I am a caramel apple fan from way back. If I had my druthers, I’d only ever eat apples blanketed in caramel. The combo of the juicy, tart apple and the salty/sweet and chewy candy is unparalleled. Yet, despite my enthusiasm for them, making my own caramel apples never even crossed my mind. That is, until I ended up at a harvest festival (against my will) with my taste-testers, and I bought them each a candied apple. Now, to say said apples were disappointing, is generous. They were bordering on inedible. The apples made their way into the garbage and I made my way into a story about how much I loved buying caramel apple “kits” from the grocery store when I was little and making them at home. (For the uninitiated, the kits include round sheets of caramel that you wrap around apples and heat in the oven briefly.) Long story short, begging for kits immediately ensued, and promises of homemade caramel apples quickly followed.
Caramel apple internet research began in earnest. And, predictably, there was no shortage of recipes (see here for one that’s been hanging around for over a decade, and here for one that appeared more recently). I spent some time and learned much about caramel apple dipping technique. With this one, I learned about how long to cook my caramel for a proper toothsome coating, and this one gave me some insight into just how simple the ingredients and manner of cooking can be. I neglected to follow suit, however, and chose to add two kinds of sugar, plus condensed milk, among other things, to my caramel, and cooked it using a thermometer, but I still appreciate knowing how else it can be done.
Now, I’m not going to lie here, folks, I struggled a bit with the making of the caramel (see here for proof of that). All the versions were tasty, but some were too thin and oozy and dripped off of the apples, some were too thick and hardened up into a tooth-breakingly hard-candy of sorts, and a few i just plain burned. (Note to self: when making caramel, sweetened condensed milk should not be combined with the sugar and water during the initial cooking process, but should be added, along with the cream and butter prior to the second stage of cooking.)
Lucky for you, however, that I spent so much time tweaking, as the recipe is now not only foolproof (perfectly soft for biting, perfectly firm for holding its shape), but beyond delish AND likely to give a store-bought kit a run for its money (but that likely comes as no surprise).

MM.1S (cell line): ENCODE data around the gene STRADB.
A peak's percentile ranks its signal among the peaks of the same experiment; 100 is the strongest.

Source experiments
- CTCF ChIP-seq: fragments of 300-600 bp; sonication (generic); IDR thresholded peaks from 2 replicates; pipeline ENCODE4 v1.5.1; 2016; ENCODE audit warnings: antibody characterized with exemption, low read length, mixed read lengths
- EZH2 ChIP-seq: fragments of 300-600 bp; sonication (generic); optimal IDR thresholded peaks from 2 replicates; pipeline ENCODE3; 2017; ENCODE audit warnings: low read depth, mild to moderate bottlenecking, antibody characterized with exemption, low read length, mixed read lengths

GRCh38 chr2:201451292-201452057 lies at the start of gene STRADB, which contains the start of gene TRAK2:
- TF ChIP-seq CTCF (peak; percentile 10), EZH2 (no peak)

Salty Caramel Apples
- 8 apples I like Granny Smith because they are so tart, washed and dried and at room temp
- 4 wooden chopsticks cut in half, or 4 sticks of your choosing
- 1 1/2 cups granulated sugar
- 1/2 cup light brown sugar
- 3/4 cup dark corn syrup you can use light, if that is all you have
- 1/3 cup water
- 1 cup heavy cream
- 1/2 cup sweetened condensed milk
- 5 Tbsp unsalted butter
- 1 Tbsp pure vanilla extract
- 1 tsp Maldon sea salt or another flaky sea salt, plus more for decorating (optional)
- Place the apples upright on a cookie tray lined with parchment. Remove the stems and insert a chopstick-half in each apple.
- Combine the sugars, corn syrup, and water in a medium saucepan, preferably one that is tall and skinny. Stir the mixture, being mindful not to splash the sides of the pan with sugar, and place it over medium to medium-high heat.
- Once the mixture boils, attach a candy thermometer to the side of the pan, and bring the mixture to 245 to 248 degrees (firm ball). While cooking, use a wet pastry brush to wash off any crystalizing sugar on the sides of your pan. Do not stir.
- Meanwhile, place the heavy cream, condensed milk and butter in a small saucepan, and warm this mixture on medium heat. Do not let it boil or simmer and continue to keep the mixture warm, while melting the sugars, etc.
- Once the sugars reach firm ball, remove the pan from the heat and add the warm cream mixture, being careful as you add it, as the caramel may splatter and bubble. Gently stir the caramel with a wooden spoon or heatproof spatula, and return it to medium to medium-high heat. Continue cooking the caramel until it reaches firm ball again. Do not stir. This may take a while — up to 20 minutes or longer, if your flame is at medium. I tried to find something between medium and medium high (I have an induction cooktop, so this is a bit easier than on a gas stovetop).
- Once it reaches temperature, immediately remove the caramel from the heat and add the vanilla and salt. Stir to combine and whisk aggressively to cool the mixture. Once slightly cooled and thickened, begin dipping the apples.
- Dip an apple into the caramel, about 3/4 of the way to the top, turning it by the stick to coat evenly. Keep the apple upside down and let the caramel run off of the apple, back into the pan, for about 30 to 60 seconds. Then turn the apple upright, and wait an additional 30 to 60 seconds for the caramel to settle on the apple. Place the caramel coated apple back on the parchment-lined sheet, stick side up, and continue dipping the rest of the apples. You may have leftover caramel (lucky you!). Once all the apples are coated, sprinkle them with flaky sea salt, if you so desire. Place the tray in the refrigerator for about a half an hour or so, until the caramel is set.
- The apples may need to soften a bit on the counter before eating, depending on how firm the caramel becomes while in the fridge.
- Store uneaten caramel apples in the refrigerator for up to a week.